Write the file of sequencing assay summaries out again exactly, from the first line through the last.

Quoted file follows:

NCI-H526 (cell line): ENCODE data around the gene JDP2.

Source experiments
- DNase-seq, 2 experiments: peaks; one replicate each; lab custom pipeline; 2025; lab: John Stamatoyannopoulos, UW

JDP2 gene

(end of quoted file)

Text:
NCI-H526 (cell line): ENCODE data around the gene JDP2.

Source experiments
- DNase-seq, 2 experiments: peaks; one replicate each; lab custom pipeline; 2025; lab: John Stamatoyannopoulos, UW

JDP2 gene